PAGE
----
If the people see that “democracy” moves counter to their interests, what will happen? As long as they only view this condition as a “deviation” from the normal performance of democratic institutions, the problem is still containable, even though it is a problem with serious consequences. What I’m saying is that as long as the people still believe in democracy, there is still a chance to make reparations. The big problem occurs when the people harbor seeds of distrust of democracy. It is a much worse challenge, as there is a real possibility that the public will fall into the trap of one of two extreme poles: the all-political system (no matter what ideology they espouse), or the pragmatic-transactional system. Is it possible for consolidation to be effected under this situation?

Central Force

When the very existence of democracy is quietly being doubted and the structure of welfare and prosperity results in strategic issues, consolidating forces are faced with a double load. On one hand, it is expected to serve as a means to gather all forces in a single power for the nation, and on the other hand, it is expected to resolve the weakening of social cohesion, whether because of economic or political factors. We would like to believe that an opportunity for political consolidation exists. However, the process cannot depend on one single formal channel. We really need to consider non-formal channels.

The formal channel naturally has the capacity of moving all existing instruments, especially through strict regulations and coercive apparatus, to ensure that an action is taken or not taken. Throughout the year of the pandemic, we see how the dynamics of dealing with the diseases go on. These dynamics clearly affect our efforts to cut down on the chain of virus spread.

The various challenges in the field show that for massive efforts to become effective, social support is crucial. And this is exactly where the problem lies: thanks to post-electoral political residues, many programs do not go as planned. The only cause of optimism here is that under this situation, civil society initiative grows well. Various actions in the field are taken by ordinary people towards the same direction: to strengthen the people’s own capacity. In other words, all social, political, and economic forces move according to their own methods and capacities when resolving the pandemic and accelerating post-pandemic recovery.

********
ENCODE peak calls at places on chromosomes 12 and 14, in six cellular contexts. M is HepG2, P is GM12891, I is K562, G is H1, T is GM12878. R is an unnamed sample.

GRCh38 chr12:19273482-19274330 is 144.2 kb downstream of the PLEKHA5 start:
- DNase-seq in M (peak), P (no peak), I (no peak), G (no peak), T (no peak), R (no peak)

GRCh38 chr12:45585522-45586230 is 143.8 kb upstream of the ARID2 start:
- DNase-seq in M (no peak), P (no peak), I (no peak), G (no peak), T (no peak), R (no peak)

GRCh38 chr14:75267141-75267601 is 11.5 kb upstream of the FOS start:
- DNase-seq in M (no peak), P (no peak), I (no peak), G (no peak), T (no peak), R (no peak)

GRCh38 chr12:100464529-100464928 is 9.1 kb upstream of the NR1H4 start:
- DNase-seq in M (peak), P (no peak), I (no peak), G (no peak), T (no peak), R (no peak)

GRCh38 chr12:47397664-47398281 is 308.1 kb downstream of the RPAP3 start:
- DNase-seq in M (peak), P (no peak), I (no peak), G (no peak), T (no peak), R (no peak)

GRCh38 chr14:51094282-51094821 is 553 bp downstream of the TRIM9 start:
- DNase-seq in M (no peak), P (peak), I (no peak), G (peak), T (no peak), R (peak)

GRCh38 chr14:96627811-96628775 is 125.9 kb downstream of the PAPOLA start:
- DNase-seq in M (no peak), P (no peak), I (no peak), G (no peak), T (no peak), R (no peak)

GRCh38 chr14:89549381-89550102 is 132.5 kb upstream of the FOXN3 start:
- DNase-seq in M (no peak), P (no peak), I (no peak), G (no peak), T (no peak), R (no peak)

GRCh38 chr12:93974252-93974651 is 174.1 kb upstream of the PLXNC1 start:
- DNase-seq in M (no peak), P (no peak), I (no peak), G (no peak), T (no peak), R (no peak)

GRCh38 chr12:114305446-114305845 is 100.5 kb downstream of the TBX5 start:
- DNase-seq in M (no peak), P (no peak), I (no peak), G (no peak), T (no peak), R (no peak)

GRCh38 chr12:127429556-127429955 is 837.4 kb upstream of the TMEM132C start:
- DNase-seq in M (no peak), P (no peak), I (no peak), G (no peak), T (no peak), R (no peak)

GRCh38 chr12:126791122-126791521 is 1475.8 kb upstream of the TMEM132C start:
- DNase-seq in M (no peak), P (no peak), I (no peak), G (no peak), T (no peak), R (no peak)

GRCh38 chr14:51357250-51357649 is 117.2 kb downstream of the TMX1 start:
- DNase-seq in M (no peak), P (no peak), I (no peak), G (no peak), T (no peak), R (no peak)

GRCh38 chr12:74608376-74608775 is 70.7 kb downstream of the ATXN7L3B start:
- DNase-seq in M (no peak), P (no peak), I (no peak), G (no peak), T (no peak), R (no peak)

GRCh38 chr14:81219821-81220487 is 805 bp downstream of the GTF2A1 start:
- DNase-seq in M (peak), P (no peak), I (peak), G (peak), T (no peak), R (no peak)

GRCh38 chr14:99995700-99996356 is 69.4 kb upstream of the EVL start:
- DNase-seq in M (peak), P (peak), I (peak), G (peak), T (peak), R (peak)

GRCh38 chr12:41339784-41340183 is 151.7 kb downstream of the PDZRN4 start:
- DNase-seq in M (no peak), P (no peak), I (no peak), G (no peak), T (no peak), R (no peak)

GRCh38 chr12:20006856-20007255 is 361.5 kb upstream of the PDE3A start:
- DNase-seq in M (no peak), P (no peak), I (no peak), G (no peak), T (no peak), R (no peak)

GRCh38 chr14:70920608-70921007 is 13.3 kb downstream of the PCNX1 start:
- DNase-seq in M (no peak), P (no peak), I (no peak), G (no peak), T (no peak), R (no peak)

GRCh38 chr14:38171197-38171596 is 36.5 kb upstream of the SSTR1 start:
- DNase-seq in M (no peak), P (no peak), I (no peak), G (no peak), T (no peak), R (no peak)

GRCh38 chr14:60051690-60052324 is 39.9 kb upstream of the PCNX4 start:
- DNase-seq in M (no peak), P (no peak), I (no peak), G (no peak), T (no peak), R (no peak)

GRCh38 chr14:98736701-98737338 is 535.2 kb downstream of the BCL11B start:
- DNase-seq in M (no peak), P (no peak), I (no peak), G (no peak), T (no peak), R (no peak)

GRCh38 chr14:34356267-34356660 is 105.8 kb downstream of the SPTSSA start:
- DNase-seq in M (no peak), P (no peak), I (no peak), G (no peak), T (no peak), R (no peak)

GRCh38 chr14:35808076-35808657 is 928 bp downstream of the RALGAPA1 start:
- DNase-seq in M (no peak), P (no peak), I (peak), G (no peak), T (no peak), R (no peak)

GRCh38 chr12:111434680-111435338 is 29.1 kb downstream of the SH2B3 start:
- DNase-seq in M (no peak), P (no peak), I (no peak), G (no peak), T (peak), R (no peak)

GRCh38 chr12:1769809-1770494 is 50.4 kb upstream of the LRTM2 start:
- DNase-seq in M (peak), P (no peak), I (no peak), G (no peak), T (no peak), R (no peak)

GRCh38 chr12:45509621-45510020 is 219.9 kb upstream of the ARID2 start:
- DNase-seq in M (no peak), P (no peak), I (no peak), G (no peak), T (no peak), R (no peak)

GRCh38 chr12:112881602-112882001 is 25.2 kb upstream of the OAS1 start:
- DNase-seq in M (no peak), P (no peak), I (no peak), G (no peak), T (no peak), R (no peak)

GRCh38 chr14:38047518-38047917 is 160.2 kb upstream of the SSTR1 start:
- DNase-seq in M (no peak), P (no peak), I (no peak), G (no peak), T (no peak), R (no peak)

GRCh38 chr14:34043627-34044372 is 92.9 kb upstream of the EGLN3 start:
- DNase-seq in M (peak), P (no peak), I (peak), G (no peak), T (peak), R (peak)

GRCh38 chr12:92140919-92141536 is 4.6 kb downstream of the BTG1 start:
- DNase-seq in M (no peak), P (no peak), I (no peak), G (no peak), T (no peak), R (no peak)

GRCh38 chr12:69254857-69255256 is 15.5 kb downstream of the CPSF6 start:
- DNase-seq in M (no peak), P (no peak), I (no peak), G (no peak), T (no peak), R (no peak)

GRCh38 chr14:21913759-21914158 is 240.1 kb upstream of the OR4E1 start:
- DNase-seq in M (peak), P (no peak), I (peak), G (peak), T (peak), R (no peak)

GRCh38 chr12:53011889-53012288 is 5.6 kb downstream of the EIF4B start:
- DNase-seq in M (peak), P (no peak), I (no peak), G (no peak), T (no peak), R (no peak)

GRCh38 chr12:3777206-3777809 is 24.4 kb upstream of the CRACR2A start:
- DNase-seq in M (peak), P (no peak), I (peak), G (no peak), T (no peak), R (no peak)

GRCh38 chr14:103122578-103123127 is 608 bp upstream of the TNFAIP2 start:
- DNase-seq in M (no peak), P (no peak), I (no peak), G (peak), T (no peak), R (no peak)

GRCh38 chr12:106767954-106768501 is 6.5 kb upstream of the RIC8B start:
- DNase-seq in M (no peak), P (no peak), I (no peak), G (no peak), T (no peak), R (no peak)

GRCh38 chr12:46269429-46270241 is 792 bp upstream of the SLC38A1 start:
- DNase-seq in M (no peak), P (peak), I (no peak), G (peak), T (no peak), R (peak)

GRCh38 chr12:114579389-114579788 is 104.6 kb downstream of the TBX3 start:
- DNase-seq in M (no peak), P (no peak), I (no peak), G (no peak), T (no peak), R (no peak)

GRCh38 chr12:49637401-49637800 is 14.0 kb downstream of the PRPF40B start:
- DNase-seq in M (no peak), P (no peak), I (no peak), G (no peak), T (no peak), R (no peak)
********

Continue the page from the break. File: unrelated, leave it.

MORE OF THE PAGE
However, the problems have grown much more complex, because issues that arise in non-health sectors thanks to the viral infection start to overlap with other national issues that existed before the pandemic and remain unaddressed. This is why we need consolidation. Not only will it bring about effective implementation of actions, but it will also grow a sense of “Indonesia-ness” among the people, who we expect to be able to bear the noble aspirations of our nation. We need to interpret “consolidation” not as an ad hoc (political) event, but as a long-standing national program.

This is the point where we need what is called the “central force”. This term first appeared in Budiman Tanuredjo’s article (Kompas daily, 09/01/2021), Rindu “Muazin” Bangsa (“Yearning for the Nation’s “Muezzins””). As he aptly said, “This nation is in need of “muezzins”, people who call to the spirit like the actual muezzins call the faithful to prayer five times a day. People with deep-rooted intellectual traditions and a robust vision about Indonesia’s nationality. “Muezzins” who consistently build up the central force with the power of the people.”

For us, this “central force” is not a political power or the power of brute masses. On the contrary, it is the force of the amalgamation of ideas. Prof. Ahmad Subardjo Djoyoadisuryo, a member of the BPUPK, detailed in his speech, Peranan Ide-ide dalam Gerakan Kemerdekaan Indonesia (“The Role of Ideas in the Indonesian Independence Movement”) (29/07/1974), how ideas work in the struggle for independence. Naturally, “…it is not any random idea that can move humans to do something of use for the State and the people. Only ideas containing truth and justice can touch the souls of humans who feel.” In fact, “These ideas in turn fill the official texts of the State, serve as the guidelines in State administration in order to ensure that it can work as intended, according to the ideas that propel its existence in the first place.”

Therefore, central force is the non-formal power of ideas. By their very strength, these ideas are able to stimulate the reasons of the nation, forging the nation’s readiness to wholly guide the State’s performance, so that it remains strictly within the path required to achieve our noble national aspirations. By focusing on ideas, central force can also free us from the dread that we are only seeking pragmatic benefits. This is the path we can take to ensure that consolidation will be constructive, and will in turn support the sustainability of a nation marching towards its century-long independence.